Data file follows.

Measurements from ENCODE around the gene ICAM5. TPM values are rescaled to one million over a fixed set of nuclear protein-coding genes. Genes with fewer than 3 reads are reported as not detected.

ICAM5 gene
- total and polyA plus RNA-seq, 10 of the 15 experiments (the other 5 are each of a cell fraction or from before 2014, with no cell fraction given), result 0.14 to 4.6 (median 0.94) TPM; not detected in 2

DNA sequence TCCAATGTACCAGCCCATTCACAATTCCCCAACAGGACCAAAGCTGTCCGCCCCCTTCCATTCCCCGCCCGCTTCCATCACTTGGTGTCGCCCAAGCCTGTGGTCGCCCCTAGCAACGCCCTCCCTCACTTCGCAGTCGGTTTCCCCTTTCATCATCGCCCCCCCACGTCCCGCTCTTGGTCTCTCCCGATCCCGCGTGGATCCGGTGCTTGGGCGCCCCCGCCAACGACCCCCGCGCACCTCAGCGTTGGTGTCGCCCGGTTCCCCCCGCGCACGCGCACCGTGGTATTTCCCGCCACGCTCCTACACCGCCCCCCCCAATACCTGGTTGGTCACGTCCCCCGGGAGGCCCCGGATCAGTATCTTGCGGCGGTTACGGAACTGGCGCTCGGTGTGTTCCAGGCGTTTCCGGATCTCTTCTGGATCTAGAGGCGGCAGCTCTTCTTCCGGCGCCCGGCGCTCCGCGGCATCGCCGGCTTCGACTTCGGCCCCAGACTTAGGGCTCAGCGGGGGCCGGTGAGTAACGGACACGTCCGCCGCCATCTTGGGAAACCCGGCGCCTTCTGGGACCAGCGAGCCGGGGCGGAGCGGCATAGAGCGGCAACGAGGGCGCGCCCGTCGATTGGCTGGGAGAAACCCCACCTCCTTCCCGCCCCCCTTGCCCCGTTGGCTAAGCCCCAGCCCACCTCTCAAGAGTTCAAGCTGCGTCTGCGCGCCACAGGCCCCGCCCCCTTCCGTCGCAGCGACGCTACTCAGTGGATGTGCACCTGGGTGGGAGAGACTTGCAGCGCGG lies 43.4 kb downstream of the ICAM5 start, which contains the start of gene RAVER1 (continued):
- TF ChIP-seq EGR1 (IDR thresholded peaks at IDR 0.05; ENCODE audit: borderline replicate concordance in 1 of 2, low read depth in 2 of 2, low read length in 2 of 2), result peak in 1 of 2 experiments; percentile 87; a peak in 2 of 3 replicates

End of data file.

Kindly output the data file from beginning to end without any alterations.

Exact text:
Measurements from ENCODE around the gene ICAM5. TPM values are rescaled to one million over a fixed set of nuclear protein-coding genes. Genes with fewer than 3 reads are reported as not detected.

ICAM5 gene
- total and polyA plus RNA-seq, 10 of the 15 experiments (the other 5 are each of a cell fraction or from before 2014, with no cell fraction given), result 0.14 to 4.6 (median 0.94) TPM; not detected in 2

DNA sequence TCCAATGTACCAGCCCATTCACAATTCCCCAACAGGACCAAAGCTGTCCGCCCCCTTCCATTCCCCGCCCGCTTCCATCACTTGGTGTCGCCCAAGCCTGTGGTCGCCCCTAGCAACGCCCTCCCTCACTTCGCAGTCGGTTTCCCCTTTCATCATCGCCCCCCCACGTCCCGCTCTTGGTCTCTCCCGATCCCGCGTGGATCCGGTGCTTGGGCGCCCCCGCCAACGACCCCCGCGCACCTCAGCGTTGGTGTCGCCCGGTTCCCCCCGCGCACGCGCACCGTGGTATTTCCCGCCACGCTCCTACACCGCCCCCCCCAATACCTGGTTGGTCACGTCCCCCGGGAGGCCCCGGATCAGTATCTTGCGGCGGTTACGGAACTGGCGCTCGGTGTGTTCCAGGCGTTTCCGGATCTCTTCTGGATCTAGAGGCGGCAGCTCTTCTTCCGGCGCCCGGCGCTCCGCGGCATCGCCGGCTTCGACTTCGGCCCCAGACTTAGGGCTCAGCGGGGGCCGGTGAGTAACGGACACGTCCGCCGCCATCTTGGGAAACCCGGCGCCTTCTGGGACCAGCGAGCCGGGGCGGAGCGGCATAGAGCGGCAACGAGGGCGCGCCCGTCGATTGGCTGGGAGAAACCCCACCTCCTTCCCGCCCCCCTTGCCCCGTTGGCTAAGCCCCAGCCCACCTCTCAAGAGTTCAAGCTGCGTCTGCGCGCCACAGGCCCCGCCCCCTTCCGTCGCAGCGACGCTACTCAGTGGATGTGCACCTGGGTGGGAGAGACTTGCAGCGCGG lies 43.4 kb downstream of the ICAM5 start, which contains the start of gene RAVER1 (continued):
- TF ChIP-seq EGR1 (IDR thresholded peaks at IDR 0.05; ENCODE audit: borderline replicate concordance in 1 of 2, low read depth in 2 of 2, low read length in 2 of 2), result peak in 1 of 2 experiments; percentile 87; a peak in 2 of 3 replicates